15. March 3, 2014 5:02 pm

    Utter nonsense. Obviously written by a man who’s never tried to breastfeed a tongue tied baby. Or had them be able to feed easily once its been sorted. Despite 10 weeks of agony feeding a tongue tied baby I persisted (many would not) and once it was sorted he was feeding happily and is healthier as a result. The NCT are finally getting this out there – most mums are not aware it exists in the first place.

  16. Jlcov1 permalink
    March 3, 2014 5:14 pm

    My son struggled to breastfeed so i was having to express and top up with every feed. I then had to use nipple shields for him to latch. Since having his tongue tie released he is now part feeding without the shield and we should be off them altogether soon. He screamed for about 2 mins, fed straight away off the nipple shield for the first time and that was all. I gave him arnica and some other homeopathy and that was all that was needed. He slept as uaual that night and fed more the next day. For me and our breastfeeding relationship i’m so glad we had it done as expressing for every feed long term is not doable. More people need educating in tongue ties as it would solve a lot of breastfeeding issues.

  17. Caroline permalink
    March 3, 2014 5:41 pm

    Without my children’s tongue ties being snipped, my breastfeeding journeys would have lasted weeks and not months.
    I do like research but I trust the views of mothers who have been in the situation – including my own evidence.
    Not cutting tongue ties can lead to severe breast / nipple issues for the mother, teeth decay in children (esp if lip ties are not cut), separated teeth, speech impediments for children in later life

    Scientific research is all well and good but why not ask those who have been affected for their own research

  18. March 3, 2014 5:56 pm

    My son needed to have his tongue tie clipped in order to make breastfeeding more effective and to stop damaging my nipples so that I could continue to breastfeed. If it weren’t for getting his tongue tie clipped over a year ago he would not still be breastfeeding at 18 months old. I am so thankful he had his tongue tie clipped.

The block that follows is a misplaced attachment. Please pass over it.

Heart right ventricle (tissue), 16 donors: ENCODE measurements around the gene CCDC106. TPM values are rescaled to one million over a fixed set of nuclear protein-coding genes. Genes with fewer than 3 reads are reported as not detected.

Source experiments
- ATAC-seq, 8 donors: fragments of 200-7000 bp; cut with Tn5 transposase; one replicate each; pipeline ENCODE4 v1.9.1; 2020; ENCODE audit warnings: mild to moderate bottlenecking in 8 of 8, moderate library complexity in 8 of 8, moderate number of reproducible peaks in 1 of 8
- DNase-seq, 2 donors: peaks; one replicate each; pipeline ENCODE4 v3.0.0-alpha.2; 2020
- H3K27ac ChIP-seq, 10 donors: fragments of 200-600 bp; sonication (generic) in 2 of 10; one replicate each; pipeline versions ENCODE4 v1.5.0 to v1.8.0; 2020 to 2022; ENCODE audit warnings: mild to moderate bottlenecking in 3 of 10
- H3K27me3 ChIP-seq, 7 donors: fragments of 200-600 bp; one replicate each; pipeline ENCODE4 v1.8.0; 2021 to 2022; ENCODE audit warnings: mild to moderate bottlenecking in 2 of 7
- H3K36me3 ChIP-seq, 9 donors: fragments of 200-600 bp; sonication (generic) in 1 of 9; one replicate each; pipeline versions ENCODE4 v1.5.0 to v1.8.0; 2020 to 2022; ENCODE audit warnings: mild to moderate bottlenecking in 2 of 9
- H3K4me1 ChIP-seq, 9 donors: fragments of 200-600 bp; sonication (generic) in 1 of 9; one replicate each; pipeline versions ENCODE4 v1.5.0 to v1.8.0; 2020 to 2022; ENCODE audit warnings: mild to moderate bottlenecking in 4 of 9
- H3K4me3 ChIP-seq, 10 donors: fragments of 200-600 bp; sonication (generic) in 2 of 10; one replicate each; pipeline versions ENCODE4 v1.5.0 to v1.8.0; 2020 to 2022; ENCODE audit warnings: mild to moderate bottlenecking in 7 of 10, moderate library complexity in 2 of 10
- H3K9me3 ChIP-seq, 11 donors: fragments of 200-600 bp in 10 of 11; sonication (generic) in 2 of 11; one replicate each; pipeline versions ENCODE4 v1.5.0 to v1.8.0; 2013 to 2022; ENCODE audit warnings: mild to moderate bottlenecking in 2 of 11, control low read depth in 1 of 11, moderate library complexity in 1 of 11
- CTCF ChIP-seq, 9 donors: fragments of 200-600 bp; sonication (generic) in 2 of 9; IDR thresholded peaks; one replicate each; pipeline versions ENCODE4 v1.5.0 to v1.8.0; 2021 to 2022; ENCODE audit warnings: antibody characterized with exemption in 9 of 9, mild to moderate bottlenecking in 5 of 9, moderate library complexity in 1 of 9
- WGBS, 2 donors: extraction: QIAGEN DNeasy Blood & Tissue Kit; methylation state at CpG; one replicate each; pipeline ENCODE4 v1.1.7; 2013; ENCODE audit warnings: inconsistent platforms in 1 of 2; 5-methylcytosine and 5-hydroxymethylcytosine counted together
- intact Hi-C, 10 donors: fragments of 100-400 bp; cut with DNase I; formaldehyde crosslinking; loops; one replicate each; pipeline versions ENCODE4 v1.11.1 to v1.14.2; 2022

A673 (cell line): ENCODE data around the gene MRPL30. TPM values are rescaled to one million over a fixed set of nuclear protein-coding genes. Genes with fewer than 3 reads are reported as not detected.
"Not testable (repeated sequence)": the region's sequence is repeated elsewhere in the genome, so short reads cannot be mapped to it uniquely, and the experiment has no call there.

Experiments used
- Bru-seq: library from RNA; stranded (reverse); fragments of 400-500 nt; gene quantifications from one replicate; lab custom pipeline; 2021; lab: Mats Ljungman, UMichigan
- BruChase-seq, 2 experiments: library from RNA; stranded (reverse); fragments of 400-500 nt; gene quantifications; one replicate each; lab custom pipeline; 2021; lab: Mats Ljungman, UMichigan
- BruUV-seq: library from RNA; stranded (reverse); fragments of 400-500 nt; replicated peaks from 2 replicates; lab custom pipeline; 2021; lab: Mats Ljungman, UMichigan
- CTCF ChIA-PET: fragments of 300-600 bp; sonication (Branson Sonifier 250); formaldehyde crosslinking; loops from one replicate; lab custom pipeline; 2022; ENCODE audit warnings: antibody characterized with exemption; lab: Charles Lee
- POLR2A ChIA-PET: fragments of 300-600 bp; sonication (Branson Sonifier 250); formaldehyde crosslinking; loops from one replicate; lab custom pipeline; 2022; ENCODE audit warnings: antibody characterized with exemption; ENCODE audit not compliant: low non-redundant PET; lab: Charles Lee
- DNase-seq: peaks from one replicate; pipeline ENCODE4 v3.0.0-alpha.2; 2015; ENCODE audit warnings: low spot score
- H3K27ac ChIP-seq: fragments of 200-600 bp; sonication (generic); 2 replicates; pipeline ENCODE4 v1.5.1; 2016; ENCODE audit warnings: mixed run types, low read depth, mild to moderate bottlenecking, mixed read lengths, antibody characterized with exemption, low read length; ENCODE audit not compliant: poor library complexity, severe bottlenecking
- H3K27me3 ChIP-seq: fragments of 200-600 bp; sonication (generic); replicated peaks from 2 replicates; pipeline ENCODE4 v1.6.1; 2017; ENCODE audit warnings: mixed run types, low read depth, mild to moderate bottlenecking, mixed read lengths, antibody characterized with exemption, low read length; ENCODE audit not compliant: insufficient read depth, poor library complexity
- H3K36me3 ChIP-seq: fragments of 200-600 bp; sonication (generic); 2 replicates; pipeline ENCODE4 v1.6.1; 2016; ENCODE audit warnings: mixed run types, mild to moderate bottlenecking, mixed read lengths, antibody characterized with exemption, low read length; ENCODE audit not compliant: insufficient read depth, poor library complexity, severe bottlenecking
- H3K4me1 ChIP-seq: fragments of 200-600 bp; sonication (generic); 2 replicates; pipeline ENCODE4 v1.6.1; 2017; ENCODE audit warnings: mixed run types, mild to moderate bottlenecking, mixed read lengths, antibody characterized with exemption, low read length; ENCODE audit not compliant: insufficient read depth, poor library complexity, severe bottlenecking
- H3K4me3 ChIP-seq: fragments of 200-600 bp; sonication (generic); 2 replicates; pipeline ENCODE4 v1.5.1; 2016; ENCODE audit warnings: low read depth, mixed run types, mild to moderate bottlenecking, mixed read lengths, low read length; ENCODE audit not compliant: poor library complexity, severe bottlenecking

19. Britani permalink
    March 3, 2014 5:58 pm

    Comparing a tongue tie clip in ANY WAY to circumcision is absolutely ridiculous.

  20. Laura permalink
    March 3, 2014 7:22 pm

    I have a 13 month old boy that has a severe tongue tie and lip tie. I really wanted them to be clipped, as it was extremely painful to breastfeed him. A pediatrician helped with his latch and we weighed him to see that he was getting lots of milk. I continued to see this doctor once a week for 4 weeks. Now we are enjoying the experience without the need to cut him. He is still nursing & there is absolutely no pain 🙂 He has actually stretched out his tongue on his own & can do some pretty funny things with it. I don’t think it will have an effect on his speech as he can make sounds that require the tongue to touch the roof of his mouth. I am glad that we took the wait & see approach 🙂

    • Eva Varga permalink
      March 4, 2014 7:09 am

      Let’s hope he had no speech issues and swallowing solid issues. Humans are very adaptable. Hope it continues to work for you

      • Laura permalink
        March 4, 2014 8:57 pm

        Yes I hope that there are no problems in the future. He has no problem eating all the foods that I eat. So far, so good. I definitely believe that it should be done in some circumstances, but for us, we didn’t need to go that route…..yet.

  21. Andrea permalink
    March 3, 2014 7:31 pm

    I would like you to go through the nipple pain and emotional trauma that I went through for 10 weeks, fighting to find a solution to the pain. Midwifes, hospital infant feeding co-ordinators and the NHS were absolutely terrible. I ended up having to go private and pay over £350 to get the tongue tie clipped and aftercare-that is how much I wanted to carry on breastfeeding. The pain and emotional effect and fighting with the NHS to get his tongue tie recognised almost led to PND. More midwifes and so called health professionals should be better trained about tongue ties so that they can be effectively clipped if needed. Maybe the author should try actually speaking to women who have had ongoing problems with breastfeeding and how a tongue tie actually affected them instead of quoting studies. We can all find good and bad studies, can we actually find the truth!!